All of this left me burnt out, resentful, and working around the clock. I ended up feeling like another employee instead of a business owner––and if you feel that way, it’s a glaring sign that you need to learn to set boundaries with your clients.

Set expectations in the beginning of the project. Let them know, in your contract, when you will be available to them for questions, how often you’ll be providing them with project updates, and stay firm on your agreed upon deadlines. 

It can be difficult, but it’s worth it.

6. You DON’T Need to Work 24 Hours a Day to Be Successful

Not only am I a recovering people pleaser, I’m also a recovering workaholic. And I mean that in a serious sense. 

Don’t get me wrong, I LOVE owning my own business. I LOVE the work that goes into it. But, when your determination turns into obsessively working, you’ll reach the point where you’re more overwhelmed than excited for your business.

Remember: you started your copywriting business because you wanted the freedom that comes with it. Allow yourself to enjoy that freedom. Take a day off if you need it. Spend time resting. Unplug. Overworking yourself results in NOT putting your best effort into your business. Working until 3am every day won’t get you any further than allowing yourself to sleep and come back to it later.

7. You Make More Money Upselling Than New Client Acquisition

When you’re early in your career, it’s normal to feel the pressure of getting your next client. After all, as a copywriting business owner, your income is based on you finding clients. But, it’s a lot easier (and more profitable) to upsell the clients you already have than spending all your time working on getting your NEXT client. 

If your current clients are happy with the work you did on their sales pages, upsell them on email sequences or weekly blogs (this comes back to knowing how to write copy AND content. See how all of this ties together?). 

Your current clients already KNOW you’re a good investment. It’s far easier to continue working with them than to spend all those hours sourcing clients, sending pitches, and doing discovery calls.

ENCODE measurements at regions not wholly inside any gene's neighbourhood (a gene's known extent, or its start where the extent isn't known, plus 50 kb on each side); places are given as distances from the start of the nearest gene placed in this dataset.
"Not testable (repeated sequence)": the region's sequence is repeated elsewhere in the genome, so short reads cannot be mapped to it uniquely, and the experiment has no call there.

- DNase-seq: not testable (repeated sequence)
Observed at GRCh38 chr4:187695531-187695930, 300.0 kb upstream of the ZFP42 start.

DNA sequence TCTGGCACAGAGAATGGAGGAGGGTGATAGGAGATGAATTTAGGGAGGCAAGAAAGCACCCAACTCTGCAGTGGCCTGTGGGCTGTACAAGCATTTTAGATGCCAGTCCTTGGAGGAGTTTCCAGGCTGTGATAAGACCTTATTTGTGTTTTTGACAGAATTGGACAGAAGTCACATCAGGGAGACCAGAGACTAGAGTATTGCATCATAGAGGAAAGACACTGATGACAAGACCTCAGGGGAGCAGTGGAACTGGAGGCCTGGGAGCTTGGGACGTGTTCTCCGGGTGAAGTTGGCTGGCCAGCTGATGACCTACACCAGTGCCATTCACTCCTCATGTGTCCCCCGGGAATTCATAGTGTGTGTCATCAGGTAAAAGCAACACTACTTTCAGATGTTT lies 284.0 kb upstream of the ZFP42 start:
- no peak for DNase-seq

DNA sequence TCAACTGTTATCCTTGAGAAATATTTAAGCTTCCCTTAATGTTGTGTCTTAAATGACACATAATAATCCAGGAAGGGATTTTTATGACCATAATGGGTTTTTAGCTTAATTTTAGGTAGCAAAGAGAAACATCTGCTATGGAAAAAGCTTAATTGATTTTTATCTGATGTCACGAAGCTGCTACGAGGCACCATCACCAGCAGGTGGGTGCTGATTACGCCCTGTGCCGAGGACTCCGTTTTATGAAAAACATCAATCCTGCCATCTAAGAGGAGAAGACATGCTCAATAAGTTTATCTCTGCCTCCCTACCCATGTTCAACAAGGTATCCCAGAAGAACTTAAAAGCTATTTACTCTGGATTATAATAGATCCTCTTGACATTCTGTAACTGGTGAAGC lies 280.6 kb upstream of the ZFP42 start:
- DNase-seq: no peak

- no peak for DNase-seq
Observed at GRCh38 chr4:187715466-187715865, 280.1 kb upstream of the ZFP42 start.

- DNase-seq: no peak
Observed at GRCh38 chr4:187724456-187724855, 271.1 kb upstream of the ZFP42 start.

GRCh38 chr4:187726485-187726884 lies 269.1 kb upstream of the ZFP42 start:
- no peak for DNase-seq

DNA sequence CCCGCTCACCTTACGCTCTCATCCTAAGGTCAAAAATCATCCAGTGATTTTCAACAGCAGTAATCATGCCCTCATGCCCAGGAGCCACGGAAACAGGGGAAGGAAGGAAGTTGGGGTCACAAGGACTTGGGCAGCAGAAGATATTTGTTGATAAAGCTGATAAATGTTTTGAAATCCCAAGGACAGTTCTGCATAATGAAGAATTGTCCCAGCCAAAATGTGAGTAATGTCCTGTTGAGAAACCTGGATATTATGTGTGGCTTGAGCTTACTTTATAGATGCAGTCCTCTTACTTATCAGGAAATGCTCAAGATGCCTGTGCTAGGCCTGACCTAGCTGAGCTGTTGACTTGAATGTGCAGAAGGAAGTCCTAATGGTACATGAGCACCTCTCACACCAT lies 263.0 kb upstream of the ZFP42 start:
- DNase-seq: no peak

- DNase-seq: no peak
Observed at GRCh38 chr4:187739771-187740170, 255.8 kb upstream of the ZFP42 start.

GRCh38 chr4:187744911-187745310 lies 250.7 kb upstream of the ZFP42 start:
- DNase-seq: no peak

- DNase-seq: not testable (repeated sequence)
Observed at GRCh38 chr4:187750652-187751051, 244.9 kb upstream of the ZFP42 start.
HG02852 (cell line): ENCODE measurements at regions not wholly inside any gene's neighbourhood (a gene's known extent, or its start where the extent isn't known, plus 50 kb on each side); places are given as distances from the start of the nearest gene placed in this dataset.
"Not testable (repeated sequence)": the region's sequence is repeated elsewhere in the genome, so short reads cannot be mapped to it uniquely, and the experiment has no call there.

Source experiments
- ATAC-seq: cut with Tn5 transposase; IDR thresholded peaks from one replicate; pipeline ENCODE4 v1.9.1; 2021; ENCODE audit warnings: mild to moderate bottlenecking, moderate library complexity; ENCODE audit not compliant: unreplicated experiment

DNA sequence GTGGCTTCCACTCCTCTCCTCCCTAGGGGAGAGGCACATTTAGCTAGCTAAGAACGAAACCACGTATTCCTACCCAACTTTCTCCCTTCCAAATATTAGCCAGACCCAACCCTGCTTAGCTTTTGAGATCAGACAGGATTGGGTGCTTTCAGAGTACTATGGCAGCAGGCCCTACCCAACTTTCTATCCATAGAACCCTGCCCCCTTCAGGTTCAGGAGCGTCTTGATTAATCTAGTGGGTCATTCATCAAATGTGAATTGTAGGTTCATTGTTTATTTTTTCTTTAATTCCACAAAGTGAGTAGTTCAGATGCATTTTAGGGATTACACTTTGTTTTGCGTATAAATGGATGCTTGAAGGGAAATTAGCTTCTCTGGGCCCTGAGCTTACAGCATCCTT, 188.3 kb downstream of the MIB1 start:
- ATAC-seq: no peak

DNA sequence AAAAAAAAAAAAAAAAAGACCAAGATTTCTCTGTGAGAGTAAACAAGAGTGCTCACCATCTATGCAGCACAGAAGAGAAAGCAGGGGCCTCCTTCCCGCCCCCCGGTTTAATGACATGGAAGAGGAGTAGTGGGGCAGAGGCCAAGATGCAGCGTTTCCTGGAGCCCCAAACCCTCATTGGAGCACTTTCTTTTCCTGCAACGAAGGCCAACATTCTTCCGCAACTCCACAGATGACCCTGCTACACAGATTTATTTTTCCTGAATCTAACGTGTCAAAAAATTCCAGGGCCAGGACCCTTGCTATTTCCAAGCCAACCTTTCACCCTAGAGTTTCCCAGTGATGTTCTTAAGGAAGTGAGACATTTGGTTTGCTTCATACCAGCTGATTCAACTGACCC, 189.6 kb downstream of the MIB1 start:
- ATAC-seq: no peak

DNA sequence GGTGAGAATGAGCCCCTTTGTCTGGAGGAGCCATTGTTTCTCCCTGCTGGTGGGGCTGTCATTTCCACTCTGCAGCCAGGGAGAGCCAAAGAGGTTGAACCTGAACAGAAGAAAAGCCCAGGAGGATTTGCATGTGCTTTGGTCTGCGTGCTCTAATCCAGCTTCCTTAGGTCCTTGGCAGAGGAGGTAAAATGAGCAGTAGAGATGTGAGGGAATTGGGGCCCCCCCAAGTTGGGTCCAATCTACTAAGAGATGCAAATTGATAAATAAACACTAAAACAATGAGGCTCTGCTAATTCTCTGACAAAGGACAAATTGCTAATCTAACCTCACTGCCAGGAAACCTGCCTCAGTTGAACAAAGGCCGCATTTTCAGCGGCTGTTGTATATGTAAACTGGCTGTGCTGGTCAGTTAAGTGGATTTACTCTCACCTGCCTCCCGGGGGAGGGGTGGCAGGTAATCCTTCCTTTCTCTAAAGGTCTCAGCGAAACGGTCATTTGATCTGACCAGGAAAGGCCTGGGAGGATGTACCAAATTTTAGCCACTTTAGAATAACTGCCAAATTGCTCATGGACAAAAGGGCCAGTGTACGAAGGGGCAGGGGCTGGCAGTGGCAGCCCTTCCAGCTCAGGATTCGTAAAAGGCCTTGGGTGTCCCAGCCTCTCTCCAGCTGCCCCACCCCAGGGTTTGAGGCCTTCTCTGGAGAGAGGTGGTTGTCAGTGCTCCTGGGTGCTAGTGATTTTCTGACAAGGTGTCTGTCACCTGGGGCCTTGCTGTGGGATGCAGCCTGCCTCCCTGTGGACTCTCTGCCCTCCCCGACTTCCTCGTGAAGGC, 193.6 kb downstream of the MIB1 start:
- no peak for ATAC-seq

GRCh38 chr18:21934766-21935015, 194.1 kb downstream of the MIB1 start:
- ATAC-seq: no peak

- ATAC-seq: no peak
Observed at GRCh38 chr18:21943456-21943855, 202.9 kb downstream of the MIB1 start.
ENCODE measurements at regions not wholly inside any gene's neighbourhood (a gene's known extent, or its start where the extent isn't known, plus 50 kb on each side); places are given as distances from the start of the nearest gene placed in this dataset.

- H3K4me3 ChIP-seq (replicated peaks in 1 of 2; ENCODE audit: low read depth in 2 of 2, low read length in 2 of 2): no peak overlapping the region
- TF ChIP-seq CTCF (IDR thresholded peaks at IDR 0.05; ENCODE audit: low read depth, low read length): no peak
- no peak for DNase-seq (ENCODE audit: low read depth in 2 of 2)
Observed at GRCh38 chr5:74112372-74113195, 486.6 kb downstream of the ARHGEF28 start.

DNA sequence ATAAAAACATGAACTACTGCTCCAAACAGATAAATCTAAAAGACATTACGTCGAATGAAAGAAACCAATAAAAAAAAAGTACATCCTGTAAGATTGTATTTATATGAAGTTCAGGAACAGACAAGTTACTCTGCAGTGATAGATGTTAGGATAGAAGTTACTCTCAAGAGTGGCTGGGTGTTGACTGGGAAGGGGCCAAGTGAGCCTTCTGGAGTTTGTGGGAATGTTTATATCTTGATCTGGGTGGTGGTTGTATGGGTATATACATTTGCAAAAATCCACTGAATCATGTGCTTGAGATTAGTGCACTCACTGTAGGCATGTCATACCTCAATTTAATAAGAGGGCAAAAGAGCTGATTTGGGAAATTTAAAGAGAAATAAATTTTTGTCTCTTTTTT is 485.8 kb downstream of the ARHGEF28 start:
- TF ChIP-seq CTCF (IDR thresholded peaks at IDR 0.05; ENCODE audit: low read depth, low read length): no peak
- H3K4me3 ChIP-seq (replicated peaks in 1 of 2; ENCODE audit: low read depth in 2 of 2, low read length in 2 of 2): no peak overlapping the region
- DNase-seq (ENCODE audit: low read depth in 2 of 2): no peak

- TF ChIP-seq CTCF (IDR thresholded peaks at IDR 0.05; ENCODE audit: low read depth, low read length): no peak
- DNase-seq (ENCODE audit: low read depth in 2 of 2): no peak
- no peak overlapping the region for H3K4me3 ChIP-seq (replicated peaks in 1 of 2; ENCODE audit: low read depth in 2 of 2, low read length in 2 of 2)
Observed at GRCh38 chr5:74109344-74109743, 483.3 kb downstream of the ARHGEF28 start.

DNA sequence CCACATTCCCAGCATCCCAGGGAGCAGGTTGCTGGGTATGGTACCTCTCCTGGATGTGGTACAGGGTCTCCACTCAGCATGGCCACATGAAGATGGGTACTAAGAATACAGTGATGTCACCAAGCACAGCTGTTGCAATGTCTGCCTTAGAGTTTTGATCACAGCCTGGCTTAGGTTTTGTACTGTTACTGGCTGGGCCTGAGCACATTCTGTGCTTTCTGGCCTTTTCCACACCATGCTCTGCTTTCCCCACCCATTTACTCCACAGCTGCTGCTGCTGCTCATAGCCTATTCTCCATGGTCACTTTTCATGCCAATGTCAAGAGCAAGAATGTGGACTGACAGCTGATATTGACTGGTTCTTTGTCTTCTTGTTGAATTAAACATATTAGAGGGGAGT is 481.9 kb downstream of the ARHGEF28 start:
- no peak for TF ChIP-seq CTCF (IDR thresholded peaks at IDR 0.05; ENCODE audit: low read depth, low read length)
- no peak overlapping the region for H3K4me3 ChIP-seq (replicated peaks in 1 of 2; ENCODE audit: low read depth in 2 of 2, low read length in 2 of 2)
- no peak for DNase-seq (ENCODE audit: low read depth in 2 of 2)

8. It’s OK to Turn Down Clients, Even if You’re Brand New to Copywriting

Not every client is your perfect fit, just like you’re not every business owner’s perfect fit copywriter. And that’s ok!

When you’re a new copywriter, it’s tempting to take any client that comes your way. But, if you don’t feel that alignment, you’re not going to deliver your best work, the client experience won’t be as good as it could be, and you might end up with a less-than-positive review. 

Work with clients that you feel a real connection with. It’s better for everyone involved.

9. A CRM is a Total Lifesaver

Confession time: when I first started my agency, I was tracking LITERALLY EVERYTHING in Google Sheets. Now, I *still* use Google Sheets for a lot of internal tracking, but Google Sheets is NOT a CRM, and you’re going to lose important info, miss dates, and not provide the best customer experience. 

When I hired my COO, the very first thing she did was put an end to all of my Google Sheets tracking and switched the agency over to a real CRM. 

IT WAS LIFE CHANGING. Things were streamlined almost immediately AND it was a more professional presentation for clients.

Learn From My Mistakes & Skip the Trial and Error

It took me a lot of years and a LOT of tears to learn these 9 lessons in operating my copywriting business. Skip the mess and learn from my mistakes! 

And trust me, you’ll make your own along the way, but that’s part of owning a business, right? We live, we learn, we screw it up, and we grow. It’s part of the process. Hopefully, these tips will help you skip over my mistakes and set you on your path to copywriting success sooner.

Catch you next time!

-Liz